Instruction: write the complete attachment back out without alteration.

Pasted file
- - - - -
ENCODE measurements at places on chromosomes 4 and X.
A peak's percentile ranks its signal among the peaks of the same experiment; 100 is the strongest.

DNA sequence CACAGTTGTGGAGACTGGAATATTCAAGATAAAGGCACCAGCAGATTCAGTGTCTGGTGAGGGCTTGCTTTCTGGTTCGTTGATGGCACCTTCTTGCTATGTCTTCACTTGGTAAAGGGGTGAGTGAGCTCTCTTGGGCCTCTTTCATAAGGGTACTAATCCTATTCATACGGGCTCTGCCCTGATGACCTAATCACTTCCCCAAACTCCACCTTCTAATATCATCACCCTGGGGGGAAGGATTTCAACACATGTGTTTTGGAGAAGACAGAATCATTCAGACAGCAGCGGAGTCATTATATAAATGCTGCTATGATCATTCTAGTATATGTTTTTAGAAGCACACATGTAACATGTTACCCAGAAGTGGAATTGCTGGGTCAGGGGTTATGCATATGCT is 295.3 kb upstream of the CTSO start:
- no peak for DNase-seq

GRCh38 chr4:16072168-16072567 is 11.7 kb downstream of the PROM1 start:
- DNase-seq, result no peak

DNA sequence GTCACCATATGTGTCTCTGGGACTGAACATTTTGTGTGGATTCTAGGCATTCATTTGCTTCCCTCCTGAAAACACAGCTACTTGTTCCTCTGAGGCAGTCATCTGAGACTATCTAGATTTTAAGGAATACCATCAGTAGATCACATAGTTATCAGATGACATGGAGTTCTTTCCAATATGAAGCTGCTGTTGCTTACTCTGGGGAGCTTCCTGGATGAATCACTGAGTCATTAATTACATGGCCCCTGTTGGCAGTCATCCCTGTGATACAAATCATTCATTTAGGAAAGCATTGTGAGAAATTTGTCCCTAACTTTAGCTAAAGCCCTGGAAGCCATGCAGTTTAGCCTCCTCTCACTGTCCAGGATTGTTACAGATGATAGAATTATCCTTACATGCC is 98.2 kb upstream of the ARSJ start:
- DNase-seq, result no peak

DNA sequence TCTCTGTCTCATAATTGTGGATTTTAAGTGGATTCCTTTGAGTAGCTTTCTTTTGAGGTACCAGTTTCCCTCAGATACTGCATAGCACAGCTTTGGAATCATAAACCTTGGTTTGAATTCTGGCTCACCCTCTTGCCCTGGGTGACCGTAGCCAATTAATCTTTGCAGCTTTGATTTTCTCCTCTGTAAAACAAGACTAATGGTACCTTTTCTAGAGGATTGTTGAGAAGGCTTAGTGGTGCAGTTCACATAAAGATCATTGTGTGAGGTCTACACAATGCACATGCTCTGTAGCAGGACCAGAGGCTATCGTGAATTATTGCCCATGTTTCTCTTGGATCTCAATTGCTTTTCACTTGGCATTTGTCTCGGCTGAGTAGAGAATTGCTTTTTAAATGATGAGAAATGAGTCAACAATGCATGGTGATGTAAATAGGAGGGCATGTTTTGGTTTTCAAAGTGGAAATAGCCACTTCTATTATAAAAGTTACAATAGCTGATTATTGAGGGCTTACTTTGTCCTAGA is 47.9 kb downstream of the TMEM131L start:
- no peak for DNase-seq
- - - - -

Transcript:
ENCODE measurements at places on chromosomes 4 and X.
A peak's percentile ranks its signal among the peaks of the same experiment; 100 is the strongest.

DNA sequence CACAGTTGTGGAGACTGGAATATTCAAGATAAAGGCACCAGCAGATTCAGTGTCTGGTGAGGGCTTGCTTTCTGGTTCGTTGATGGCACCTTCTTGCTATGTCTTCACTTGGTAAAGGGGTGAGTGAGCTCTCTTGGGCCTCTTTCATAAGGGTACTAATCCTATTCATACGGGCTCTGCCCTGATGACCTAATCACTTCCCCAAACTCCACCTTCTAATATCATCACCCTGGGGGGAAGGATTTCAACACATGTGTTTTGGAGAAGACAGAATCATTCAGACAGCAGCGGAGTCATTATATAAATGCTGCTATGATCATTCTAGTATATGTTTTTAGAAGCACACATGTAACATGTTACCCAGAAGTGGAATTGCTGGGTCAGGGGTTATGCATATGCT is 295.3 kb upstream of the CTSO start:
- no peak for DNase-seq

GRCh38 chr4:16072168-16072567 is 11.7 kb downstream of the PROM1 start:
- DNase-seq, result no peak

DNA sequence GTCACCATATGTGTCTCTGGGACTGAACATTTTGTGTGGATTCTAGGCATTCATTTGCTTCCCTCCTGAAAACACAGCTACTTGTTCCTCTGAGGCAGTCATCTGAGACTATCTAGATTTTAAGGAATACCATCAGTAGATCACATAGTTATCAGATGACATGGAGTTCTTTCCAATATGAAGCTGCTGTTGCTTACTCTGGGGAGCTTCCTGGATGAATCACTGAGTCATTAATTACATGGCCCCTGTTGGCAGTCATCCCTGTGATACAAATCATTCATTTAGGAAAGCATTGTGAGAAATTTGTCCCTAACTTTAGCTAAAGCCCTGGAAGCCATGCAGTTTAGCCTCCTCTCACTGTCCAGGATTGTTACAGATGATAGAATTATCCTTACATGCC is 98.2 kb upstream of the ARSJ start:
- DNase-seq, result no peak

DNA sequence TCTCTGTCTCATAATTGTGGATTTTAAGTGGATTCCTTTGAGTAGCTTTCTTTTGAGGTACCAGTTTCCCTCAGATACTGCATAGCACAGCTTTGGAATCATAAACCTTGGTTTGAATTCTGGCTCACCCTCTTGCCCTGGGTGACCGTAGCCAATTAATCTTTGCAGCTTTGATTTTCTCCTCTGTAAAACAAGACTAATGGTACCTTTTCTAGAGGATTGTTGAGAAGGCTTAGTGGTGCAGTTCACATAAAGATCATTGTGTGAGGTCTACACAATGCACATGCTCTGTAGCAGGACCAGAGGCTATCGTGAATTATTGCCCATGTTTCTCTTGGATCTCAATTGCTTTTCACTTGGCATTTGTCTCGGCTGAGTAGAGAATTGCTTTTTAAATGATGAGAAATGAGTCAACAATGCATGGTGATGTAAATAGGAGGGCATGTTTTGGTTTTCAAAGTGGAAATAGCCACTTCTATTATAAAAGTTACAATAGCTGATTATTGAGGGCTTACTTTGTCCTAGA is 47.9 kb downstream of the TMEM131L start:
- no peak for DNase-seq